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Ninth Circuit cites Professor Loren in copyright decision

October 01, 2015

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    Professor Lydia Loren

The Ninth Circuit Court of Appeals issued an important copyright ruling recently holding that before a copyright owner sends a “takedown” notice of something posted on the internet, the copyright owner must consider the fair use rights of an individual who posted it. In the opinion, the court cited an article written by Intellectual Property Law Professor Lydia Loren.

The case involves a 29 second home video posted to YouTube. In the video the song “Let’s Go Crazy” by the artist known as Prince can be heard playing in the background.  A takedown notice was sent to YouTube and YouTube promptly removed the video.  Frustrated by the removal, Lenz sued asserting that the copyright owner had violated the Digital Millenium Copyright Act when it failed to consider whether the video made a “fair use” of the Prince’s song. In concluding that copyrights owners must consider fair use before sending a takedown notice the court rejected the argument that fair use is only relevant as an affirmative defense and need not be part of an analysis of whether the work is an infringement. The court cited Professor Loren’s article, Fair Use: An Affirmative Defense?, published in the Washington Law Review, to support its conclusion.  Quoting from Loren’s article, the court stated that “Congress did not intend fair use to be an affirmative defense—a defense, yes, but not an affirmative defense.” As a defense, and not an affirmative defense, the fair use question is part of the overall determination of whether the work is an infringement. The Ninth Circuit held that the failure of a copyright holder to consider fair use before sending a takedown notice raises a triable issue as to whether the copyright holder formed a subjective good faith belief that the use was not authorized by law.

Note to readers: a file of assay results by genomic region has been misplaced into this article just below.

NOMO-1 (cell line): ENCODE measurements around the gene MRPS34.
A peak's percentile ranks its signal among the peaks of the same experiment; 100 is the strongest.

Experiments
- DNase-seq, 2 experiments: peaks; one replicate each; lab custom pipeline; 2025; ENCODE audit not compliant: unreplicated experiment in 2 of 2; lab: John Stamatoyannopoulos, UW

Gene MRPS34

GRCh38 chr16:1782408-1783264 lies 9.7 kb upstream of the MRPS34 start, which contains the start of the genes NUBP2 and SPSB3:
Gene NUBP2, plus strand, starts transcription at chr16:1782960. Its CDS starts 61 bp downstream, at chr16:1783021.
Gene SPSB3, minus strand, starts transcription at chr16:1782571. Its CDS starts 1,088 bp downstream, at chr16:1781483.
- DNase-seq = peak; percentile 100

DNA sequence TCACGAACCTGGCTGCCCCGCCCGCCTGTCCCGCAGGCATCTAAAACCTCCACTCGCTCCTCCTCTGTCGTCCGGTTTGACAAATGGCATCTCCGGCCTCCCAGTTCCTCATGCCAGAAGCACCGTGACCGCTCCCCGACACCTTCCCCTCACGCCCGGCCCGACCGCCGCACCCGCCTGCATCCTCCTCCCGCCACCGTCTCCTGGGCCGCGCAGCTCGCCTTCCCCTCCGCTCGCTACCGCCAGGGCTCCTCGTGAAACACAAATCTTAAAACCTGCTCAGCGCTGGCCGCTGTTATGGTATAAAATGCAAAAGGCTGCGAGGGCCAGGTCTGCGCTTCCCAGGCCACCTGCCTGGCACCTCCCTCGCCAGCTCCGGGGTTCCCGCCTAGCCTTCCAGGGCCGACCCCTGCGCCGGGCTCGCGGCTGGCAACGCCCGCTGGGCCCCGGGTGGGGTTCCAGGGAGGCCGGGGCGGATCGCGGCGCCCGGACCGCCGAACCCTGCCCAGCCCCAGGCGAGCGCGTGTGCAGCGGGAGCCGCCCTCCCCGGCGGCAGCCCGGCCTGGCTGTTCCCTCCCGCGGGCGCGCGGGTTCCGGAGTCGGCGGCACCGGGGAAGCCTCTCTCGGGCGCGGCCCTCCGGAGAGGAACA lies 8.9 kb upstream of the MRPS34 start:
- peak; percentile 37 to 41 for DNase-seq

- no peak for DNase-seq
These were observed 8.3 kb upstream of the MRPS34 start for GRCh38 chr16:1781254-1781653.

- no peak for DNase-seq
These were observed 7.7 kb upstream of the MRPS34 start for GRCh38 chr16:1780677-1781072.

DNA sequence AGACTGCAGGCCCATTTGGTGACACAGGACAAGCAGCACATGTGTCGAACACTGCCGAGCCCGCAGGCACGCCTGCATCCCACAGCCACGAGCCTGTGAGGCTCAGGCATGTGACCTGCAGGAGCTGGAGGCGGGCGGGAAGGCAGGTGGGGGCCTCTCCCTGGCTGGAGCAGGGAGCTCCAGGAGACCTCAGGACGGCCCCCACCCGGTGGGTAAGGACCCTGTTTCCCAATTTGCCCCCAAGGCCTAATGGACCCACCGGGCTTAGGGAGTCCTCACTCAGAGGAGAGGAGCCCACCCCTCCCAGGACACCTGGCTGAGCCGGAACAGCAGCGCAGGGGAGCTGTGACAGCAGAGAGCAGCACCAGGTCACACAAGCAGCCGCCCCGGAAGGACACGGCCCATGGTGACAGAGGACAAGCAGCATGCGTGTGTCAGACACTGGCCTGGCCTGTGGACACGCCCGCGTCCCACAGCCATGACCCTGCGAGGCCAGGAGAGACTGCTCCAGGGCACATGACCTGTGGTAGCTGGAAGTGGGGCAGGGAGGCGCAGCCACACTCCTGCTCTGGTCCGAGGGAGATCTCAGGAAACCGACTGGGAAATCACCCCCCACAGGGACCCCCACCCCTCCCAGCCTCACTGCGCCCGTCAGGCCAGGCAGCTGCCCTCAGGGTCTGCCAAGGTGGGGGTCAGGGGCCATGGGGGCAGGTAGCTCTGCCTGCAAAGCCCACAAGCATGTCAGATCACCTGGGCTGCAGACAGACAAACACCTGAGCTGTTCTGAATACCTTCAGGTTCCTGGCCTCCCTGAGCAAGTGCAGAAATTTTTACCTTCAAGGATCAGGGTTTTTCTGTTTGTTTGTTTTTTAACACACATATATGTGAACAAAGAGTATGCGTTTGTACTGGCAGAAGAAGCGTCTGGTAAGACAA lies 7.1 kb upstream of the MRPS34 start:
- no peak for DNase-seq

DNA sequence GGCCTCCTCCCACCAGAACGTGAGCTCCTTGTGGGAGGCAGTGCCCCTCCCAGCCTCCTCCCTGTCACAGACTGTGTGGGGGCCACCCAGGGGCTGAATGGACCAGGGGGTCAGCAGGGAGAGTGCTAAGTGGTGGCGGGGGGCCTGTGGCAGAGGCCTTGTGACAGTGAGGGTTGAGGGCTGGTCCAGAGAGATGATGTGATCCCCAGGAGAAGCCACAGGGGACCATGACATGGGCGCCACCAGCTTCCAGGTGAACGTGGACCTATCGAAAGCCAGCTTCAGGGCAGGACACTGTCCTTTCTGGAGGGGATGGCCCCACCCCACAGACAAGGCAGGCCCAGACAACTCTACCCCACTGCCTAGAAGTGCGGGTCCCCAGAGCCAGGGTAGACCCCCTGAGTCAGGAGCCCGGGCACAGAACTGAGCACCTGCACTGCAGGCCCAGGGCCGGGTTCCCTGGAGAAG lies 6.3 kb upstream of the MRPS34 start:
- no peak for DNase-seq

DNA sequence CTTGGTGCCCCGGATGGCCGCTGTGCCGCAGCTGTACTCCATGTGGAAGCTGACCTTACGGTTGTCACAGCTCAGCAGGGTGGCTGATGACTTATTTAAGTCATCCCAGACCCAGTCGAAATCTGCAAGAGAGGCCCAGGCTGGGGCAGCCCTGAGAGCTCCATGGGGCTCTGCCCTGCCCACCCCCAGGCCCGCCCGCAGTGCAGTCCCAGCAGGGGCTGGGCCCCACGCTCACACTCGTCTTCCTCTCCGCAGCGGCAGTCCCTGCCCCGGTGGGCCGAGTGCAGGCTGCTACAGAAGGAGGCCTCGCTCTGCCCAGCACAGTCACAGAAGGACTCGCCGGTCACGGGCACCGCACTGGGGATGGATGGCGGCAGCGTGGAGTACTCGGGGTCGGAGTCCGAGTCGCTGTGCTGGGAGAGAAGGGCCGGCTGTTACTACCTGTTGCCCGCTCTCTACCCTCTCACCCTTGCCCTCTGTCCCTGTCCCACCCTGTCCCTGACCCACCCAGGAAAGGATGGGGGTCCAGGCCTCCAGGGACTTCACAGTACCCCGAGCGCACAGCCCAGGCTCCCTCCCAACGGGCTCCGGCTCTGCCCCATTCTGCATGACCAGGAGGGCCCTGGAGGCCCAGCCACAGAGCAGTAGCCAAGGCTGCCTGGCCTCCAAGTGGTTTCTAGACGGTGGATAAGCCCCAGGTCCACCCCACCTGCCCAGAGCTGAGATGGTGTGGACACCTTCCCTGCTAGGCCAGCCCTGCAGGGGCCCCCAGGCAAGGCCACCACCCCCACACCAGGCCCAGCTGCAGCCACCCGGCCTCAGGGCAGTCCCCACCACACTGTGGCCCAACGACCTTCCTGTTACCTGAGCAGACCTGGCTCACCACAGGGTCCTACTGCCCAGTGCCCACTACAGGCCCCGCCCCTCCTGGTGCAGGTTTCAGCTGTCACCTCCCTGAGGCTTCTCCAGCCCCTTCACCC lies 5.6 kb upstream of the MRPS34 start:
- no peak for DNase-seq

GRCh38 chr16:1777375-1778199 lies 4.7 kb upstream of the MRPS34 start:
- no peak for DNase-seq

Read the Ninth Circuit opinion, Lenz v. Universal Music.
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